Well, the Fourth of July is sure going to be a strange one this year. When I was a kid we often referred to the fireworks-and-barbecue-laden holiday as “the halfway mark” as far as our summer vacation was concerned.
After all, our last day of school was typically around June 5 or so in the late 1970s and early 1980s, and even though we did not step foot back in school until after Labor Day weekend (these August starts for kids are just plain crazy, in my opinion) it still sure as heck somehow felt like the summer was half over. Even if it was only one month later.
This Independence Day doesn’t even seem like it’s possible for the year to feel halfway over.
As for independence — despite the fact that the true purpose of the holiday is to commemorate the day when the Declaration of Independence was signed in 1776 — this year we’ll really be squeezing all that we can out of the word. After over four months of most of us being locked inside our homes, independence has become priority number one.
As a kid growing up in the Morris Cove section of New Haven, most of our Independence day’s ended with us on “The Seawall,” in the same spot and on the same blanket, where we could watch a spectacular fireworks display that felt as if we were sharing with West Haven. There they were, across the water, on the beach nestled before the old Chick’s Drive-In, visible by binocular (a good one anyway), and we’d “ooh” and “aah” in unison.
There were so many versions of the same Fourth of July, ya know? That blanket with my siblings and parents. That blanket with just my siblings. That blanket with a girl.
That one really stands out. It was the summer before my senior year in high school and the fireworks display paled in comparison to the fireworks going off between the two of us. It was magic. Like an episode of “The Wonder Years.”
Later, during my late teens and early 20s, I braved the breakers on a boat — be it my row or a friend’s motor — where some of the fireworks would rain down on us after doing their thing.
One year I found myself amid something truly special. It was 1995. The World Special Olympics were in full gear with what everyone was referring to as the “tall ships” passing across our waters right around the Fourth.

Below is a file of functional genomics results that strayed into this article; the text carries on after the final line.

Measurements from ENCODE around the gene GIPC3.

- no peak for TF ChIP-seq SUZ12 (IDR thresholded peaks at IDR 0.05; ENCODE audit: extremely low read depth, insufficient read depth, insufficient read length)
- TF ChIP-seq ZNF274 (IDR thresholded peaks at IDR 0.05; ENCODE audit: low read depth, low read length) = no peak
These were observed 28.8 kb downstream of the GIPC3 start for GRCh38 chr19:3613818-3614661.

I hadn’t paid much attention to all of the talk about these tall ships in the days and weeks leading up to that Fourth of July, but as my boat pushed off from the dock at the New Haven Yacht Club, which is nestled on a corner in Morris Cove, we immediately saw them in the distance. What a sight to behold.
Plenty of boaters were making use of the club’s moorings that day, and well into the night, dropping anchor, paying for the few hours of “parking” so they could grab a quick bite, be it at a friend’s or the local pizza joint, and then make it out in time for the fireworks. Fireworks I was sure we’d be back in a friend’s backyard in time for — but certainly not out on the water as the impressive tall ships sailed by.
The ships, while moving ever so slowly, still managed to create quite the wake, and our little motorboat fared fairly well, though seasickness for at least one of the four on board seemed inevitable. But we all did just fine.
As day slowly turned to night and my friend at the helm made it clear that we simply had to stay in the middle of all the action, I battened down the hatches for what I knew would be one heck of a July 4th.
There was jubilant shouting back and forth between vessels, and posing for pictures that didn’t get “posted immediately” (we had no smart phones back them). We anxiously awaited them getting developed to revisit the night through them. Time and again, and to this very day.
And the fireworks! I believe that year a local radio station pulled off a simulcast of sorts, meaning that if you located the station your portable radio’s dial, the music would coincide with what was exploding in the sky at the time. It only added to the excitement. Some of the ships were so old, seemingly “giving off” history. The fireworks only got bigger, got better, going from red to white to blue and then doing it all over again. Some would hit the water with a little life still left in them, and you’d hear the fizzle.
This year there could be the stuff of fizzle, especially considering how shut down so much of the state - the country - is. But in the end it depends on you, your attitude going in, and the company you keep. Not even so much the fireworks display you take in.
After all, that July 4th circa 1995 was certainly special, but it couldn’t hold a candle to the one the summer before my senior year in high school.